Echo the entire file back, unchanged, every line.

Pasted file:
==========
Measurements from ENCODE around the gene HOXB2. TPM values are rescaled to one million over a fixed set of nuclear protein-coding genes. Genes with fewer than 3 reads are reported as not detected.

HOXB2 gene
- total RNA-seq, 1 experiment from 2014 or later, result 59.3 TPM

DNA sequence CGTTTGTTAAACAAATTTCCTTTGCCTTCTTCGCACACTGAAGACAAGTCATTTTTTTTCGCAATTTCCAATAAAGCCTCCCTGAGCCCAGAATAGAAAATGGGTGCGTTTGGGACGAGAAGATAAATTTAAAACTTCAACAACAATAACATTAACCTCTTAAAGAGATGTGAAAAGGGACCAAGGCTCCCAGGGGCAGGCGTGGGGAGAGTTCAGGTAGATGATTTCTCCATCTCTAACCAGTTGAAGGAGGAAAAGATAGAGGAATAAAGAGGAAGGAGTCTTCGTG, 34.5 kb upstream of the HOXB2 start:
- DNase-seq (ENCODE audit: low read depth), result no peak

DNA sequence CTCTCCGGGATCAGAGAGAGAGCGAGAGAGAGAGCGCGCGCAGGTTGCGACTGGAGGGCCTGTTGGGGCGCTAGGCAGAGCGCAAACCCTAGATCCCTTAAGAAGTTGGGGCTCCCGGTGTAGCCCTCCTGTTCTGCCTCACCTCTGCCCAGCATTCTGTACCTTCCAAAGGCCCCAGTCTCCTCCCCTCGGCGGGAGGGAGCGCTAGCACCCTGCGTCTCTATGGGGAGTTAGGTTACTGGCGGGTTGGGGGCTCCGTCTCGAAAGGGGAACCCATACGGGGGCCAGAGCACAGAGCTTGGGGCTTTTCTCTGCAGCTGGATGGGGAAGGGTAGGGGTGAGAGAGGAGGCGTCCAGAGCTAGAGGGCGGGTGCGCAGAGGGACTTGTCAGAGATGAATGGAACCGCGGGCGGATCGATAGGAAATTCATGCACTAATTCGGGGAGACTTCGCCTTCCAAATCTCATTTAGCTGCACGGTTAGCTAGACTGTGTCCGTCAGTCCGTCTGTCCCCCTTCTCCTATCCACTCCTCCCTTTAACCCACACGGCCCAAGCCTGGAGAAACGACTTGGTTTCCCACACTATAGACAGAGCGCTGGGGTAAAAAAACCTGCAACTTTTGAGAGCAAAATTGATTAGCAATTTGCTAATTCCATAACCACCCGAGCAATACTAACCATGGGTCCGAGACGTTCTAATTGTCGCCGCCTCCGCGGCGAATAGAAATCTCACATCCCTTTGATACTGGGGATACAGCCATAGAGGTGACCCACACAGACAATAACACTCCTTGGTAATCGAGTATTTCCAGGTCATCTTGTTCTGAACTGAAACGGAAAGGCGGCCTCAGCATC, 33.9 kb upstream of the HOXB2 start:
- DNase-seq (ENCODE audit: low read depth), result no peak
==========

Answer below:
Measurements from ENCODE around the gene HOXB2. TPM values are rescaled to one million over a fixed set of nuclear protein-coding genes. Genes with fewer than 3 reads are reported as not detected.

HOXB2 gene
- total RNA-seq, 1 experiment from 2014 or later, result 59.3 TPM

DNA sequence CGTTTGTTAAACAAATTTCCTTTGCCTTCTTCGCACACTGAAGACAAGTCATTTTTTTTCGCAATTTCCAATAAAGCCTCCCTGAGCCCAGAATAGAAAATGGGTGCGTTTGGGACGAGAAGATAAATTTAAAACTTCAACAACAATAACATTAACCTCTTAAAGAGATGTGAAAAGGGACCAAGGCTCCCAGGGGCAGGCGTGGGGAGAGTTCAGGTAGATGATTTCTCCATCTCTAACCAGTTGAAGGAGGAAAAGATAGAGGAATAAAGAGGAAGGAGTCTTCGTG, 34.5 kb upstream of the HOXB2 start:
- DNase-seq (ENCODE audit: low read depth), result no peak

DNA sequence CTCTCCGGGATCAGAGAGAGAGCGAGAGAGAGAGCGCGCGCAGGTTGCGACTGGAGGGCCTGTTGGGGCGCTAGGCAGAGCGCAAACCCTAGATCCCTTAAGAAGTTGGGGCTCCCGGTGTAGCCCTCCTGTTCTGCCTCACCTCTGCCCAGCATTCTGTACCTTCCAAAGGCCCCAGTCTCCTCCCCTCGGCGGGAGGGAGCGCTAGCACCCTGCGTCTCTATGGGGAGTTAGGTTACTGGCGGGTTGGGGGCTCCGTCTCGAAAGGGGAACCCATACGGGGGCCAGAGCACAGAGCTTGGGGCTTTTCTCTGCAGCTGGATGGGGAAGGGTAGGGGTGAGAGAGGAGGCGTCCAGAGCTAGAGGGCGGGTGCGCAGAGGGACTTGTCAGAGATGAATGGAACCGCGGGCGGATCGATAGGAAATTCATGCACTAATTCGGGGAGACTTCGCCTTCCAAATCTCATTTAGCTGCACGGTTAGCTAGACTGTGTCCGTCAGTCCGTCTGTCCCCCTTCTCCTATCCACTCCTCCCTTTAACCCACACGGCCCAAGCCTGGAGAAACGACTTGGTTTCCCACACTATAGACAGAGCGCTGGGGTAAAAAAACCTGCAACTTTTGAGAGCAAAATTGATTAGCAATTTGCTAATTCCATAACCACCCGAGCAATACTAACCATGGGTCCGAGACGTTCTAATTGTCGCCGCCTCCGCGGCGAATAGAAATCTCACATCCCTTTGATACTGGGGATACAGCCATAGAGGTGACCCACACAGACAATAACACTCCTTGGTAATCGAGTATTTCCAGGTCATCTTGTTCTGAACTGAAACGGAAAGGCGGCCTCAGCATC, 33.9 kb upstream of the HOXB2 start:
- DNase-seq (ENCODE audit: low read depth), result no peak